She said the district's schools are under-resourced, and that teachers often spend their own money and time obtaining or even hand-making school supplies for their students. On Tuesday, two of them were killed, reportedly trying to protect their students.

"In a situation like that, I would've done the same thing -- try to gather my babies," said Hernandez, who retired two years ago.

She said her students sometimes dealt with problems at home, and she would do her best to make them feel safe and secure.

"You take the children as they come to you and love, love, love them," Hernandez said. "That's all you can do."

A familiar drill

This week is typically among the most joyous times of year for students of all ages in the Uvalde school district. Hernandez's twin grandsons were supposed to graduate high school on Friday.

"There's going to be no graduation for a while, and that's OK," she said. "Because we need this time. We need it. To mourn our loss as a town."

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It's senior week, when local high school students have days' worth of activities leading up to graduation. One of those activities was a walk through elementary schools, which happened Monday. Graduating seniors dressed in their cap and gowns strode through the halls of Robb Elementary, cheered on by giggling second-, third- and fourth-graders, just a day before the massacre. The high school students took pictures with their little cousins, nephews, nieces and siblings at Robb.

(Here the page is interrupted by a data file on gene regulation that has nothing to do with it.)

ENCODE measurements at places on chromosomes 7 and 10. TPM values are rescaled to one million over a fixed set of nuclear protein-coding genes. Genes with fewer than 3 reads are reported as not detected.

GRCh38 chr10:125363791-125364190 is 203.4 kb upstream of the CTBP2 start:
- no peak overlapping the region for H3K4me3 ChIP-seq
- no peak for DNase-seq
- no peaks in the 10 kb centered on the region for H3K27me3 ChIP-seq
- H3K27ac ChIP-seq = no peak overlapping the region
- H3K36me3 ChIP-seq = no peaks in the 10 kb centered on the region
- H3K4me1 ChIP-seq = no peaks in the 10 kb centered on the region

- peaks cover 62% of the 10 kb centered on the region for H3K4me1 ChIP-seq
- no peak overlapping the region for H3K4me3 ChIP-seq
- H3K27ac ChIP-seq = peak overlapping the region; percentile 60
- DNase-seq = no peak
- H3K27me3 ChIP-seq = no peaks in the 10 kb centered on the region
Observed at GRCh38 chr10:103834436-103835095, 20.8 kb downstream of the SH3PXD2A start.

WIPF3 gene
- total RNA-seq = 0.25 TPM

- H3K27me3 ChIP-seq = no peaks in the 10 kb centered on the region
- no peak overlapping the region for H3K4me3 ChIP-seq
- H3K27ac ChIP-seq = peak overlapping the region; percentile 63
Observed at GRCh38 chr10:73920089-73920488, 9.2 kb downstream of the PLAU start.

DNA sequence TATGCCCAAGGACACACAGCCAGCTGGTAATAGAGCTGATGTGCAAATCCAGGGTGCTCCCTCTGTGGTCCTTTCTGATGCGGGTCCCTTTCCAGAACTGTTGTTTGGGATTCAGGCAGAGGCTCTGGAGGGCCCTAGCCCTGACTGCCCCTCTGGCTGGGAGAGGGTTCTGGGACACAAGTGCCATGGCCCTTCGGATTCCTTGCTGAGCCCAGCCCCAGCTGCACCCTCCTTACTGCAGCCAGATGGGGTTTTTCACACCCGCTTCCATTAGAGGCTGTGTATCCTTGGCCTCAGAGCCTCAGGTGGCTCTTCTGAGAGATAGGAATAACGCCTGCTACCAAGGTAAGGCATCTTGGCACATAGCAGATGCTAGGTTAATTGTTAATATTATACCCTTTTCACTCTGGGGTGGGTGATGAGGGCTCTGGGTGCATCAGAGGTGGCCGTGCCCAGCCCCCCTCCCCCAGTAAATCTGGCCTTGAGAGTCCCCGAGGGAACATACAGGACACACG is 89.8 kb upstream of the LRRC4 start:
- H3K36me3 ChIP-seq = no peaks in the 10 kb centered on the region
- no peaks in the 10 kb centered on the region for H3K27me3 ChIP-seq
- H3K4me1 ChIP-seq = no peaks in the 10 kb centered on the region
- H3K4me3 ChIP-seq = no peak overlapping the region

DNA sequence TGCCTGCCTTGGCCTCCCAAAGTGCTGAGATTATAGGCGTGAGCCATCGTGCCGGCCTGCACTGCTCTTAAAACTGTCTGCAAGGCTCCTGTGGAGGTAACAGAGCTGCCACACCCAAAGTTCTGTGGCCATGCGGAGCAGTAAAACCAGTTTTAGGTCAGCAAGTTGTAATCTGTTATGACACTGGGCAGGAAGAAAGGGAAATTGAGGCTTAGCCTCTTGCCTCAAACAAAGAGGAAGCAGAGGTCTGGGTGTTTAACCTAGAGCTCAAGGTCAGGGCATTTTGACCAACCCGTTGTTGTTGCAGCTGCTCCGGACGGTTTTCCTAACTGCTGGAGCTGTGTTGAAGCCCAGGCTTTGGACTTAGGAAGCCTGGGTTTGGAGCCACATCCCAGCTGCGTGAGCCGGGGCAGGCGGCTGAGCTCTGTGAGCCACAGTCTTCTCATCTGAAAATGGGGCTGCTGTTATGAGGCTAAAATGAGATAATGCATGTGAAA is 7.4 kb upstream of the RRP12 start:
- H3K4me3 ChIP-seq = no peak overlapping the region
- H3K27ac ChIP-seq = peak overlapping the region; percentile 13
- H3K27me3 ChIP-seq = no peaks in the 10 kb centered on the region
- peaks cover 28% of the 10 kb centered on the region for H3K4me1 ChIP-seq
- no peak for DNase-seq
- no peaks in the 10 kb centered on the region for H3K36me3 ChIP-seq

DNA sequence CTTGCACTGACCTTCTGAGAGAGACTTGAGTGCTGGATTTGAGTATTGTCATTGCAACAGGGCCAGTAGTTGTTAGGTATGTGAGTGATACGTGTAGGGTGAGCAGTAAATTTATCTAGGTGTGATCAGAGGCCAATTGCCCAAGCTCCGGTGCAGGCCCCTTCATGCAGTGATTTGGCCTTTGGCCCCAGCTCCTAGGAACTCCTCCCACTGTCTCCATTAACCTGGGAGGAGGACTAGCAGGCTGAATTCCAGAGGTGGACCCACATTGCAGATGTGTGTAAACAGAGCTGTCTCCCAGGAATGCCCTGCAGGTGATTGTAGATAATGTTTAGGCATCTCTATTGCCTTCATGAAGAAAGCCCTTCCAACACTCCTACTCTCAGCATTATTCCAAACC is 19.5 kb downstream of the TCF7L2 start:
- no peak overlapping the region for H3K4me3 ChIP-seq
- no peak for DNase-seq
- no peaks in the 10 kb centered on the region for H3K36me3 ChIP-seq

Jaime Cruz, a graduating senior of Uvalde High School, participated in the walk. He said everyone looks forward to seeing their old teachers from Robb, as many have taught at the elementary school for decades, instructing generations of Uvalde residents.

"There's not an event that involves the community that doesn't involve the high school as well," Cruz said. Students look forward to pep rallies, football games, seasonal parades and talent shows, events that are attended by residents across the community. "You know everyone," he said of living in Uvalde.

Marilyn Olivarez, 15, is a freshman at Uvalde High School, which was placed into lockdown on Tuesday because of the active shooter threat at the elementary school.

Olivarez recounted a story familiar to students all over America. She was in the math hallway. The lockdown was announced. She crammed into a corner of the classroom with other students. Most of them thought it was a drill because it was at the end of the year, she said.

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They didn't get to move for at least four more hours.

"I just texted my mom the whole time," Olivarez said. She also tried to comfort her friends whose younger siblings were at Robb Elementary.

Olivarez and Cruz called for stricter gun laws.

"It's just ridiculous," Olivarez said, speaking outside of her high school on Wednesday, where she sheltered the day before. "You never hear this in any other country."

Cruz agreed. "Change needs to happen," he said.

This article originally appeared in The Texas Tribune. Read the original here.

The Texas Tribune is a member-supported, nonpartisan newsroom informing and engaging Texans on state politics and policy. Learn more at texastribune.org.